A lonely police presence inside Beida's West gate - and outside the gate, over 30 policemen and another half dozen cars. I took this pic on Friday morning: I got the wrong gate! 40 or so petitioners gathered outside the East gate shortly after my class began. Shucks.

UPDATE: The first friend I quote above has since written me an email in response to my final paragraph above:

Each year, May fourth and June fourth comes around, and for students, their major concerns are just employment. So they are not political but economical animals right now. But do not assume that they would go on strike this year because of financial crisis. Because they are patriotic,too. That means they know their country are better than others. And they have a duty to make it as stable as possible. In sum, they know they would have a better future (especially compared with foreign countries), but only in a relatively stable environment. And they believe this administration tries so hard to make them have better life already. They are satisfied with current administration so much.

I agree with this – my experience of Beida students has been entirely in line with the above. The absence of student outrage over Sun Dongdong points most of all to an off-hand dismissal of his ridiculous comment, but also to a tendency to keep quiet rather than risk
anything by speaking up. My argument, to clarify, is that prospects of unemployment only make it more likely students may argue for reform within, not of, the system. And my hope is that no student ever takes it for granted that such a comment from a representative of their university is so out there as to not bother to condemn it openly.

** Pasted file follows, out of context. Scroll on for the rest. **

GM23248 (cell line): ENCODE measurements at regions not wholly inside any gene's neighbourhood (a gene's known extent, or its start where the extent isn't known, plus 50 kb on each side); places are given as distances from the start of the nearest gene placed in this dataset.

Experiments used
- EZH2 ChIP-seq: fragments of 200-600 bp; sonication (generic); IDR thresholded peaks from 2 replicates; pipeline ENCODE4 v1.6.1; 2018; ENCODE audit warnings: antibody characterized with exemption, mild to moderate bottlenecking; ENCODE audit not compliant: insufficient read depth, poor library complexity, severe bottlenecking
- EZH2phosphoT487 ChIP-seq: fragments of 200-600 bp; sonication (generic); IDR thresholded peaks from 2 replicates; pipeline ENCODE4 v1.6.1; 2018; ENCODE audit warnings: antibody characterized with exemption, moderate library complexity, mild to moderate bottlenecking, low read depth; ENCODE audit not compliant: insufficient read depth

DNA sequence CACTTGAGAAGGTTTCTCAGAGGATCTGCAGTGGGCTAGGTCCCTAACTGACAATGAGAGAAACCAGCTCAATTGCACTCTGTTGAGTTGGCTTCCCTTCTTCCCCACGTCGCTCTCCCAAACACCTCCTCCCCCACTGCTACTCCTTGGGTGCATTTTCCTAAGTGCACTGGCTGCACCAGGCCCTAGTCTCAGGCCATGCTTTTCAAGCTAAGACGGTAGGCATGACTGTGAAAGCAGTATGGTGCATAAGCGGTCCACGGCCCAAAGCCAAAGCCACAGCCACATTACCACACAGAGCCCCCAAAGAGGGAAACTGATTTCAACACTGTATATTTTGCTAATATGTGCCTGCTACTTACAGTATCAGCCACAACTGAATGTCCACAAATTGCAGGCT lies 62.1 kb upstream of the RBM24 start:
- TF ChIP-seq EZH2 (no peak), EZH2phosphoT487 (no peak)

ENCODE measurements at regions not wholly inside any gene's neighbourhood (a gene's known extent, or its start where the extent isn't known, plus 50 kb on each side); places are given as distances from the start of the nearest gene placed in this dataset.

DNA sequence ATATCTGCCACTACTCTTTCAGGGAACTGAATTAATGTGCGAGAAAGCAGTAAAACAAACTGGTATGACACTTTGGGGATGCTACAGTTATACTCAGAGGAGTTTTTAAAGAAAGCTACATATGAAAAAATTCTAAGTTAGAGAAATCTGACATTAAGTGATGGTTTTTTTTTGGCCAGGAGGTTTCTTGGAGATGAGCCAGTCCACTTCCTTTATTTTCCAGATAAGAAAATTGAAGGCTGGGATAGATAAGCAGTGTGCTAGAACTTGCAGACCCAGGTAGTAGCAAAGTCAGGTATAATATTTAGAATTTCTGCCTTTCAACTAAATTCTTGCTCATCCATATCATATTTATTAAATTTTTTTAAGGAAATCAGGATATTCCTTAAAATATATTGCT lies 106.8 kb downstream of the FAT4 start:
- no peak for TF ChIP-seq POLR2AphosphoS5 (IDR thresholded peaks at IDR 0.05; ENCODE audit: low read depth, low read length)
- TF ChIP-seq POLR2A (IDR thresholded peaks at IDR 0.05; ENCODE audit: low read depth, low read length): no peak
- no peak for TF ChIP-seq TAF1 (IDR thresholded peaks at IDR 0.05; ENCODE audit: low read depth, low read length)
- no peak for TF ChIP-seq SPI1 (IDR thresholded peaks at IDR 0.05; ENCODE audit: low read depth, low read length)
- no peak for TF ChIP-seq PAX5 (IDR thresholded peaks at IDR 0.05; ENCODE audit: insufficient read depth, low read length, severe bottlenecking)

1. Thanks for this very helpful piece of info, DB. (Unfortunately my website can’t display Chinese characters, hence the question marks.) I think a lot of the newspaper articles on this topic, as well as my post, could have benefited from that.

  2. “Professor of Law (a ’specialist’ in mental health I hear) at Peking University” minimizes his relevance to the mental health field in China.

    His titles include, “?????????,” or Ministry of Health Expert Advisor, making him more influential in terms of health policy and related government action than a law prof shooting off on mental health.